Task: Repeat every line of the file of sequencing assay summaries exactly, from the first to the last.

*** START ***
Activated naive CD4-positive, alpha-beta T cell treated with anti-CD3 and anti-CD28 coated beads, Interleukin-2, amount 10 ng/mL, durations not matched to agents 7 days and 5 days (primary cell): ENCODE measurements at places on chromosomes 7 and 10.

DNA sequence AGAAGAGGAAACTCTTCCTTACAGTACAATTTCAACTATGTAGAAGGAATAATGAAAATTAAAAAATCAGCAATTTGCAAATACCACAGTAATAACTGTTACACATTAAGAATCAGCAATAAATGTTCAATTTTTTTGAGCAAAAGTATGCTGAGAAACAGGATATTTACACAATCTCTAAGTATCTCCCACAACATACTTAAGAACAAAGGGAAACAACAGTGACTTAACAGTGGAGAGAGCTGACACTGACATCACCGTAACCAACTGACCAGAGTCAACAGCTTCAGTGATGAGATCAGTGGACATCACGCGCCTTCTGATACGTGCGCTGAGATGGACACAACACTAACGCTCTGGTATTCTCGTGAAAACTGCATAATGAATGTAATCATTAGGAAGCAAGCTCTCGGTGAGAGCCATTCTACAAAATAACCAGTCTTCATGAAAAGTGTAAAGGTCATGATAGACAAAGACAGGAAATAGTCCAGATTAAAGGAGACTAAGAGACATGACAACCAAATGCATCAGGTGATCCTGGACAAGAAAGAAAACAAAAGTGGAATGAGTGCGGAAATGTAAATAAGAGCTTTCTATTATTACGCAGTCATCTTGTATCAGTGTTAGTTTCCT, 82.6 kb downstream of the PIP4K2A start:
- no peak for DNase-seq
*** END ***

Activated naive CD4-positive, alpha-beta T cell treated with anti-CD3 and anti-CD28 coated beads, Interleukin-2, amount 10 ng/mL, durations not matched to agents 7 days and 5 days (primary cell): ENCODE measurements at places on chromosomes 7 and 10.

DNA sequence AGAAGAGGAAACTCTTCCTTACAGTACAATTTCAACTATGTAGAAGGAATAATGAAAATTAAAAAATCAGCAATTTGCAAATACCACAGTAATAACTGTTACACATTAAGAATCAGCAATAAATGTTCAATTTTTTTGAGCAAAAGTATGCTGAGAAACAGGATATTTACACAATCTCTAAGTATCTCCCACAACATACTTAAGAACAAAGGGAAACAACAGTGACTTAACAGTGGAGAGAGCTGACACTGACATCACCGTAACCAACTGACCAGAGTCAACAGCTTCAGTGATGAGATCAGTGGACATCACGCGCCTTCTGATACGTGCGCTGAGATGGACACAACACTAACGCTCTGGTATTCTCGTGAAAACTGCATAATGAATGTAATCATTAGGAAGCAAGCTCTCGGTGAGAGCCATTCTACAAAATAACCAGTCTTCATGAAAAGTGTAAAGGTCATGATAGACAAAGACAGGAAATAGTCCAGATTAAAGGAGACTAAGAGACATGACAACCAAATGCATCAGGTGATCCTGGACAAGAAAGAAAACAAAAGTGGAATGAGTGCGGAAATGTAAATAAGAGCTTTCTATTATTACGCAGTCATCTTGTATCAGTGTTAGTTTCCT, 82.6 kb downstream of the PIP4K2A start:
- no peak for DNase-seq